Is Botox dangerous? «toxin» sounds scary 

Botox is a protein, purified from a bacteria called Clostridium Botulinum. It blocks neurotransmission, which means it stops the nerves talking to their targets (muscles, sweat glands, skin receptors). See more on how Botox works here. (See this post)

Botox is produced by a process that purifies the toxin and makes it safe for medical use. 

If the toxin is injected in the wrong muscles, it could be harmful. If you eat the toxin from rotten cans, you can get botulism, a serious medical problem. But be reassured: the purified toxin, injected in the right manner by a competent provider, is very safe. Also, it does not get inside the brain.

Does Botox accumulate in the body?

Botox is naturally cleared out by the body, that’s why side effects and benefits wear off after a while and Botox must be injected every 12 weeks.

Are there medical contra-indications to Botox? 

Yes, a few of them. Botox should not be injected during pregnancy. (See this post) Patients suffering from a neuromuscular disorder should discuss the use of Botox with their specialist. Allergies to Botox are extremely rare.  Always discuss your medical condition with your health care provider before choosing a treatment. 

Have there been deaths, side effects, or serious consequences of using Botox for migraines?

NO. No deaths have been reported when Botox is injected for migraine. Side effects are very rarely severe. The most serious side effect reported so far was a hospitalization for a severe migraine. 

Remember that Botox can be injected in different places with different side effects. For example, injections in the neck muscle for dystonia may lead to difficulty swallowing, but the migraine injection zones should not produce this side effect.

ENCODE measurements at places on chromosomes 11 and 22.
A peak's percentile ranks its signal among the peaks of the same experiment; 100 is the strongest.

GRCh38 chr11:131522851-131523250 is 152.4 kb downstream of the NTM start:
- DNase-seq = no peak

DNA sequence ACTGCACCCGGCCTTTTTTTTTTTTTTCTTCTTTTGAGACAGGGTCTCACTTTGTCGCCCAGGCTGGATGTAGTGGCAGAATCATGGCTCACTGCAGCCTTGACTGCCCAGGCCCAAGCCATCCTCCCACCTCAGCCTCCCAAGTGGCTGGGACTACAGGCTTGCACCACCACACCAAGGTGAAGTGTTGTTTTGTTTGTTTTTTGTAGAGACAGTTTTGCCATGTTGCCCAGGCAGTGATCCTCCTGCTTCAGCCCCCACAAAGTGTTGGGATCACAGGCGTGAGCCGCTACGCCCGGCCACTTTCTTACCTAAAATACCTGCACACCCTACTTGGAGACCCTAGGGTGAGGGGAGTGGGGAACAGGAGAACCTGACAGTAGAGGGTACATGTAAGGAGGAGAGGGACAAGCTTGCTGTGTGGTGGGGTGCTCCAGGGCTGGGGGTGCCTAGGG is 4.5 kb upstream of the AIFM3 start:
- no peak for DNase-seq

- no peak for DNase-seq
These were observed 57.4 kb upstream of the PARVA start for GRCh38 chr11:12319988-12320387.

What are the main side effects?

Injections are generally well tolerated and seen in less than 10% of people. 

Here are side effects that can be seen: 

  • Pain related to the injections: this soreness is common and can be managed by ice or regular analgesics. 
  • Bruising to the injection site: rare and usually benign. 
  • Cosmetic effects / changes in the face: droopiness of the eyelids, Spock brow, changes in forehead wrinkles, decrease in frowning. All of these are fully reversible and can be corrected or avoided by a skilled injector. 
  • Weakness of the neck/shoulders, dropping head: it is rare but may occur in slim or elderly individuals. Avoiding injections in the neck is the way to prevent this. 

On the long term, the muscles located near the injection sites may become thinner (for example the temples) but it is rarely an issue. 

How can I find a competent injector? 

Go to: website.

This website provides a list of injectors that you can search by city or postal code. 

Remember that Botox injectors are not necessarily neurologists or headache specialists. Some are plastic surgeons or radiologists who may be excellent to perform the injections but may not offer a more global management of migraine. 

Is Botox a cure for chronic migraine?

Botox injections are part of the management of chronic migraine. Super Responders may actually only need Botox to obtain a great quality of life. In other situations though, other approaches must be used to improve function and quality of life (global management).

If you want to read about Botox mechanism and effectiveness go HERE.

If you want to learn about Botox access and coverage in Canada go HERE.

If you want to prepare for a first injection and see how Botox is injected go HERE.


  • Frampton JE, Silberstein S. OnabotulinumtoxinA: A Review in the Prevention of Chronic Migraine. Drugs. 2018;78(5):589-600.
  • Ashkenazi A, Blumenfeld A. OnabotulinumtoxinA for the treatment of headache. Headache. 2013;53 Suppl 2:54-61.
  • Dodick DW, et al. OnabotulinumtoxinA for treatment of chronic migraine: pooled results from the double-blind, randomized, placebo-controlled phases of the PREEMPT clinical program. Headache. 2010;50(6):921-36.


Print This Post Print This Post